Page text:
Jutting out into the Pacific Ocean, it symbolizes the heart of Santa Monica and is one of the most photographed locations in the world. Constructed in 1909, the storied Santa Monica Pier was the first concrete pier on the West Coast. It quickly gained a reputation among locals as the best fishing spot in Santa Monica. Santa Monica Pier fishing remains a popular activity to this day. It contains an amusement park, concession stands, and areas for views.
The Curve of the Linn Cove Viaduct
This award-winning complex concrete bridge (Linn Cove Viaduct) is a symbol of pride to landscape architects and engineers for its marriage of beauty with utility and habitat protection.
Foggy Images – Linn Cove Viaduct
Fog slowly rolls towards Linn Cove Viaduct on Blue Ridge Parkway, North Carolina. The Linn Cove Viaduct hugs the face of Grandfather Mountain and is recognized internationally as an engineering marvel.
Encasing an Icon
The World of Coca-Cola is a museum, located in Atlanta, Georgia, showcasing the history of the Coca-Cola Company. The iconic bottle on top of a building appears to be encased in a block of glass, with the sun creating silhouettes of its structure.
Lighting up the Statue of Unity
After sunset at the Statue of Unity, the laser show illuminates the 182- meter high structure and shows the journey of Sardar Vallabhbhai Patel and his role to create India as a nation from various subcontinents. The show uses the statue as a canvas with a beautiful mixture of laser lights, sound, graphics, and storytelling. There are a total of 51 high-resolution projectors used in the show.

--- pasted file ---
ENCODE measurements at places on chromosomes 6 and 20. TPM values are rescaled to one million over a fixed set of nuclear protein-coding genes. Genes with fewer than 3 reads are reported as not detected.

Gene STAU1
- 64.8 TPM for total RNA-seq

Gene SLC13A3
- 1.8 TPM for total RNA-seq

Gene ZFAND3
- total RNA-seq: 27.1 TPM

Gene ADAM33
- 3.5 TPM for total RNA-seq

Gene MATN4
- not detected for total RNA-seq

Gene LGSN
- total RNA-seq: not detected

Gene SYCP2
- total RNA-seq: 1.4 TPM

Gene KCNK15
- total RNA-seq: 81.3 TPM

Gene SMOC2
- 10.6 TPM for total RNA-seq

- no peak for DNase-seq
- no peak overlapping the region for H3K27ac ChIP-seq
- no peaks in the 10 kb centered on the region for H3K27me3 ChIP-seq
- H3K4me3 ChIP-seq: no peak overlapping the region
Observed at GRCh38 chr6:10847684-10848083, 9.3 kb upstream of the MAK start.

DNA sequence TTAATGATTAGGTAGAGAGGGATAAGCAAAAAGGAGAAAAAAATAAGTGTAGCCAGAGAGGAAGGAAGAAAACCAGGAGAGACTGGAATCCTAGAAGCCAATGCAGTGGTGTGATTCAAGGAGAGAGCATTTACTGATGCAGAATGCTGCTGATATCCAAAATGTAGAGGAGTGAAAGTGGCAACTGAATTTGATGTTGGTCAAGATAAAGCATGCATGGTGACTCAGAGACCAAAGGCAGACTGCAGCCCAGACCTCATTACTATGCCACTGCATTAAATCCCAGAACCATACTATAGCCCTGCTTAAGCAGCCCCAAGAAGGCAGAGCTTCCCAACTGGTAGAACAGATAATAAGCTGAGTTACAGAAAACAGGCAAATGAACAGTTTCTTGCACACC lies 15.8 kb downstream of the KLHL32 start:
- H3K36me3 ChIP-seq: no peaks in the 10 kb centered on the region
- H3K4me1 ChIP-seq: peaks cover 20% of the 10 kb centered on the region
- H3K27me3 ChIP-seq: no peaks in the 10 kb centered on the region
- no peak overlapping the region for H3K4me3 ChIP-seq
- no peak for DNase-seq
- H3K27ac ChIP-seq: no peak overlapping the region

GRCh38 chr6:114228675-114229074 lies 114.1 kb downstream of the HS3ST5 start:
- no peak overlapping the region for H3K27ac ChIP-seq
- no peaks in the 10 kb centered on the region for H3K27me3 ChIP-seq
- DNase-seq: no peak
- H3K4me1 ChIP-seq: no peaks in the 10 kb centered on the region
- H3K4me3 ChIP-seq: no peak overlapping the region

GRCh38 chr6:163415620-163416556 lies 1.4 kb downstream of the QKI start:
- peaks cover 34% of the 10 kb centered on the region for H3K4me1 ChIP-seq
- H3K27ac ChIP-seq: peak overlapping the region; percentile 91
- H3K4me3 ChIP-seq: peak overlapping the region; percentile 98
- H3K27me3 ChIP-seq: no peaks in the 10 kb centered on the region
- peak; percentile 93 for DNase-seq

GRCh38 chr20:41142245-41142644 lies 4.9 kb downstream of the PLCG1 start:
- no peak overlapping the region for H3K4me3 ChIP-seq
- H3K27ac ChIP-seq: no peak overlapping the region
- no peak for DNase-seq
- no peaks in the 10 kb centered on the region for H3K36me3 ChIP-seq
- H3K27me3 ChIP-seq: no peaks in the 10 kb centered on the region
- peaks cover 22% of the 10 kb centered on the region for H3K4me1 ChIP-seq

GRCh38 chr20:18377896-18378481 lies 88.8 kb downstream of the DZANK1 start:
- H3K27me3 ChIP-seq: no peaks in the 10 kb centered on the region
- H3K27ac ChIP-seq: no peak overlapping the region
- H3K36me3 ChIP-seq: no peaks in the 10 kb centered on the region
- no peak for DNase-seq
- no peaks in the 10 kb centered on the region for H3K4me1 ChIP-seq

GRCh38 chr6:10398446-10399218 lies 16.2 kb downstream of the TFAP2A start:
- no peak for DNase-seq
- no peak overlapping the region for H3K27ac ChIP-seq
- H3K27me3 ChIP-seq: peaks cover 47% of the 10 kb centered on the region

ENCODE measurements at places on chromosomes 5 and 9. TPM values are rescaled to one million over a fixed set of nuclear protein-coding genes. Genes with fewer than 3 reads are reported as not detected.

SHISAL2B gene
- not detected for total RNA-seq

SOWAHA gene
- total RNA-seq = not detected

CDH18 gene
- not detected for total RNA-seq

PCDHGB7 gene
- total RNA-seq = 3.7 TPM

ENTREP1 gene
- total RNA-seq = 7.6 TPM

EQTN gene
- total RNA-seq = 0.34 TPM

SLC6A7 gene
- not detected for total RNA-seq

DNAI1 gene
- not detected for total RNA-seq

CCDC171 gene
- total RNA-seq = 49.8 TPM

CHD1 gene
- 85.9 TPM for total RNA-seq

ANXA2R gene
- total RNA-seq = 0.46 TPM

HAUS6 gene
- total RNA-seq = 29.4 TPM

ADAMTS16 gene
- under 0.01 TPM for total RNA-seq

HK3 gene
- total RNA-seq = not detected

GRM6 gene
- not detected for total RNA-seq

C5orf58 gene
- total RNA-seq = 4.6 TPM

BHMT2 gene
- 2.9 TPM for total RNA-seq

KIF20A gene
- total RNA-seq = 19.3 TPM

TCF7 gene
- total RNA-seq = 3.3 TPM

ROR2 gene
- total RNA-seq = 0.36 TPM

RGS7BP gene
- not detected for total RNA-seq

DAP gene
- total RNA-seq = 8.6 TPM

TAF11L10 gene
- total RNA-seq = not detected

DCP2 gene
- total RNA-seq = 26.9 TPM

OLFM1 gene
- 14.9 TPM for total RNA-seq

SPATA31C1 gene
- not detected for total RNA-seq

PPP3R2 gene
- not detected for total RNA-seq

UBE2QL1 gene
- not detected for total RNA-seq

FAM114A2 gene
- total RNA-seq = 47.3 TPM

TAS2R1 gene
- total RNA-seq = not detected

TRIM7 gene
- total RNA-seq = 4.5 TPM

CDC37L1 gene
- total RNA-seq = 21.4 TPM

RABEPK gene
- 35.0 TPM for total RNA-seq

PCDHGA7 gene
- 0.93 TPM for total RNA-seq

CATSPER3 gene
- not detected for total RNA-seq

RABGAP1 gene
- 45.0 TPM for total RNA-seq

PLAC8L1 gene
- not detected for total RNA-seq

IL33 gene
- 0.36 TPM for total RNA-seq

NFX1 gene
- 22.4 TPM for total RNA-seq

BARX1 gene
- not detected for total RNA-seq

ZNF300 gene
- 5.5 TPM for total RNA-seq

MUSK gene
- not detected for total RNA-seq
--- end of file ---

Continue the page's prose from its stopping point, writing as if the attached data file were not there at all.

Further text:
Sunset at the Statue of Unity
A beautiful sunset at the Statue of Unity, Gujarat, India
A Lonely Chair to View the Statue
Building the Statue of Unity
Statue of Unity – Gujarat, India
Sardar Vallabhbhai Patel’s statue or known as the Statue of Unity is situated in the Indian state of Gujarat. Sardar Vallabhbhai Patel (1875–1950) was the first Home Minister of India. The statue is the world’s tallest, standing at a height of 182 meters (597 feet).
A Royal home and fortress for over 900 years, Windsor Castle, the largest occupied castle in the world, remains a working palace today. The Queen uses the Castle both as a private home, where she usually spends the weekend, and as an official Royal residence at which she undertakes certain formal duties.
Tower of London at Night
Night lighting at the Tower of London provides glamour to a London landmark
Lonely at Night
The docks around Tower Bridge in London are empty at night but the bridge is illuminated to show off its beauty
Icons of London
The Tower Bridge and the ever-present red double-decker bus are definitely icons of London.
Sometimes confused with London Bridge, situated some 0.5 mi upstream, Tower Bridge has become an iconic symbol of London. It is a combined bascule and suspension bridge, built between 1886 and 1894. The bridge crosses the River Thames close to the Tower of London.
The majority of buses in London are still red and therefore the red double-decker bus remains a widely recognized symbol of the city.
Palace of Westminster
One of the most recognized buildings in the world, the Palace of Westminster in London owes its stunning Gothic architecture to the 19th-century architect Sir Charles Barry. The design and layout of the building were carefully designed to serve the needs and workings of Parliament.